Sierra Leone: Local Policing Partnership Boards

Context

Local Policing Partnership Boards (LPPBs) were established in each police division by the Sierra Leone Police (SLP) in 2002-2003 and were subsequently rolled out across the country. However, over recent years many of the LPPBs failed to thrive and in some cases their legitimacy was questioned due to poor representation of the communities they served. The SLP describe the LPPBs as “… part of the community policing strategy aimed at involving non-police stakeholders in security and crime prevention.”

To support and assist the police, the LPPBs draw on the participation of a range of locally based community service organisations, representatives of local business associations and, in some areas, representatives of traditional authorities.

Entry Point

The DFID funded Access to Security & Justice Programme (ASJP), works in support of a wide-ranging number of Government of Sierra Leone institutions, non-governmental organisations and community groups. Since its inception in 2011, ASJP acknowledged the importance of the LPPBs and has supported their further development. It’s first task was to more closely connect the LPPBs to other community groups involved with local security and justice provision, and to ensure better representivity, particularly of women, on the boards. Closer linkages were also developed with District Community Networks, many of whose activities were explicitly focused on juvenile justice, women’s rights, gender-based violence and child protection.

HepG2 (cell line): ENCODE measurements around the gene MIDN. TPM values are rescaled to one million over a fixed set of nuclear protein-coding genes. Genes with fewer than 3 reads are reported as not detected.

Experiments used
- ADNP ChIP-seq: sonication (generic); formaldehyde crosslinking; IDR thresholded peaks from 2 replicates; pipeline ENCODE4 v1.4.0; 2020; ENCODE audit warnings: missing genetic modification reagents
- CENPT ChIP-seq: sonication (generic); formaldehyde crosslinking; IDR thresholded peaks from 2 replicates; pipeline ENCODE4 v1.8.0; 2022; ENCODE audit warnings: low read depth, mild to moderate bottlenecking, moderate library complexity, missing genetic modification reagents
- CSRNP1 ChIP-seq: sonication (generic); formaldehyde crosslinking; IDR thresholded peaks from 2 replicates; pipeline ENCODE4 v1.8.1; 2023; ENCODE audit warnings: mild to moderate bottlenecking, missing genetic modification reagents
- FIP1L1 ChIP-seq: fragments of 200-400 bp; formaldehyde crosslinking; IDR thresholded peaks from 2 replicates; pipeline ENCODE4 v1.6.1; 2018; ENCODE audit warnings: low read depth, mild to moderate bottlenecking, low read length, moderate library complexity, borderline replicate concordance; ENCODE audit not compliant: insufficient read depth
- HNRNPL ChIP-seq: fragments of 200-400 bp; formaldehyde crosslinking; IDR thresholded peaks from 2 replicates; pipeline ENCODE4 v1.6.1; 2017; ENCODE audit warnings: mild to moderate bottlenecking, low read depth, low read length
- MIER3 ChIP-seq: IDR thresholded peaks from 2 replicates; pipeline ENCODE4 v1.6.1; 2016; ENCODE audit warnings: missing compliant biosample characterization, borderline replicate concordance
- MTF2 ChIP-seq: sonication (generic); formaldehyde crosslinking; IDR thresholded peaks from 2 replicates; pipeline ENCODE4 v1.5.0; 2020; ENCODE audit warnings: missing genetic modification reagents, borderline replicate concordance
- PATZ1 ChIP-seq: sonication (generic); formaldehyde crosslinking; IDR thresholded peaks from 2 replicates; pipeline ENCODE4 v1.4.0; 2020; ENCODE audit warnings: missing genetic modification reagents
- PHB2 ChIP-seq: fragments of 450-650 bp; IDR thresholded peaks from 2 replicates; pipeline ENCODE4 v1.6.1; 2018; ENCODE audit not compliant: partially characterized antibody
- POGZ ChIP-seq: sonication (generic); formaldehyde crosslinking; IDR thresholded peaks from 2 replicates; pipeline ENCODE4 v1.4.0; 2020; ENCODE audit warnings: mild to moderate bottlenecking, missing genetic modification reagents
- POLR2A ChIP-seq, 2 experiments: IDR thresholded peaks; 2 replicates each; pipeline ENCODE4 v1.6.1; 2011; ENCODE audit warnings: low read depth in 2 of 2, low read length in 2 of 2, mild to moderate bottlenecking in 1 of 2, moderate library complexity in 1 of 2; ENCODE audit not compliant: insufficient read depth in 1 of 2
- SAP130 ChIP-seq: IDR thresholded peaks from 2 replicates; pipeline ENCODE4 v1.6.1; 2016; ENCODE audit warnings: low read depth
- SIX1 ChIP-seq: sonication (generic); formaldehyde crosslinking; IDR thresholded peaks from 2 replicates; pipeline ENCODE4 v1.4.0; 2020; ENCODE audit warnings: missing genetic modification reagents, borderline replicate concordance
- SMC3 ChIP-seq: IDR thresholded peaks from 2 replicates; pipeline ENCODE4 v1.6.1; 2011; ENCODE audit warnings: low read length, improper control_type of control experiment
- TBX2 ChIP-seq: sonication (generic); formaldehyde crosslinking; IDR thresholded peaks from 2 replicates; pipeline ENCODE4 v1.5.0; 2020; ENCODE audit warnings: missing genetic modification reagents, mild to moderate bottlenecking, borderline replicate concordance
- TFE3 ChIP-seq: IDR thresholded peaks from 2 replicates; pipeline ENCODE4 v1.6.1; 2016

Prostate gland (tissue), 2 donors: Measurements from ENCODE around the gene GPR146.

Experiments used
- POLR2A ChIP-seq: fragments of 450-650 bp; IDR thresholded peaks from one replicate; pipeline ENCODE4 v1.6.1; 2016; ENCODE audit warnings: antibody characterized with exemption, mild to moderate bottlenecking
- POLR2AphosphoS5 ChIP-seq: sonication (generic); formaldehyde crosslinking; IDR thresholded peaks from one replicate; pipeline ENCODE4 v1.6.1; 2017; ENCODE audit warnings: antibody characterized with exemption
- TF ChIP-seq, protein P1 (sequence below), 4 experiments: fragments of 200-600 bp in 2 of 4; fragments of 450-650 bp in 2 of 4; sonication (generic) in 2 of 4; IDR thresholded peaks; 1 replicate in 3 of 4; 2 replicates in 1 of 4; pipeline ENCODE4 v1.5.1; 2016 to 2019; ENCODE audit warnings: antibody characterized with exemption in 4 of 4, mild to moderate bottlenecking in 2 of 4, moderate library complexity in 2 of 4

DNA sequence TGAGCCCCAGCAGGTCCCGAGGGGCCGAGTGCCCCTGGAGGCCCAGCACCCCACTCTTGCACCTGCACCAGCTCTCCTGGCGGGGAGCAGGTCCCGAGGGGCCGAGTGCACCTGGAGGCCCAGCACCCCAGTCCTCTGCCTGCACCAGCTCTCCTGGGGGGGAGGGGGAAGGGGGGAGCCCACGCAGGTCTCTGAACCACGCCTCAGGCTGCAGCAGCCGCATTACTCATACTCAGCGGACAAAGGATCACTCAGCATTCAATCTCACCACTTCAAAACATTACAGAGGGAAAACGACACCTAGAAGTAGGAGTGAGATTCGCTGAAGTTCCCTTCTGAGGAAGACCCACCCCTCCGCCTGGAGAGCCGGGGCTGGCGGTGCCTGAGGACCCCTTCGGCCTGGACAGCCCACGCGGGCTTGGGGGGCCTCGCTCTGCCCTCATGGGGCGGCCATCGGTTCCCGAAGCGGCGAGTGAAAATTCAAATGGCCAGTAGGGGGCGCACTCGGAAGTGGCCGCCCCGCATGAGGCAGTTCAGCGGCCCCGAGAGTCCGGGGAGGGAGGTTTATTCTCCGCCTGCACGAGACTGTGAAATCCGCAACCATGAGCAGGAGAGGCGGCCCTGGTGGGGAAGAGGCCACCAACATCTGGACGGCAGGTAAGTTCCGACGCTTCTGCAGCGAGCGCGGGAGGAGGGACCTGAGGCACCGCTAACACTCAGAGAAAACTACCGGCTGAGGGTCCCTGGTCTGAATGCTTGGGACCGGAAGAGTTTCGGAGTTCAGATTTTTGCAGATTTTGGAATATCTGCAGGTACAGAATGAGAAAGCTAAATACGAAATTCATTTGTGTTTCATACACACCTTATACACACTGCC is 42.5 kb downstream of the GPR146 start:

Lessons Identified

The LPPBs play an important role in a number of complimentary activities. They work closely with the SLP and local communities, whom they represent, to ensure more effective, appropriate and accountable delivery of policing services. They are also able to articulate local demand for specific security and justice services, whilst acting as a legitimate sounding board of local SLP performance. They also link into the national framework of discussions and consultation surrounding future legislation or guidance for the security and justice sector. Most importantly, their activities directly lead to improved relationships, understanding and trust between communities and local police.

Impact

ASJP support to the revival of the Local Police Partnership Boards and the work in publishing the LPPB guidelines booklet is acknowledged to have made a positive contribution to improved levels of community safety and security. Selected LPPBs are now able to develop preventive strategies and victim support initiatives in which the SLP and the various locally involved NGOs work together.  This has both improved individual levels of safety and security and perhaps as importantly, improved community safety and security perceptions. The local ownership, direction and empowerment of the LPPBs structures has been a vital ingredient of their success to date.

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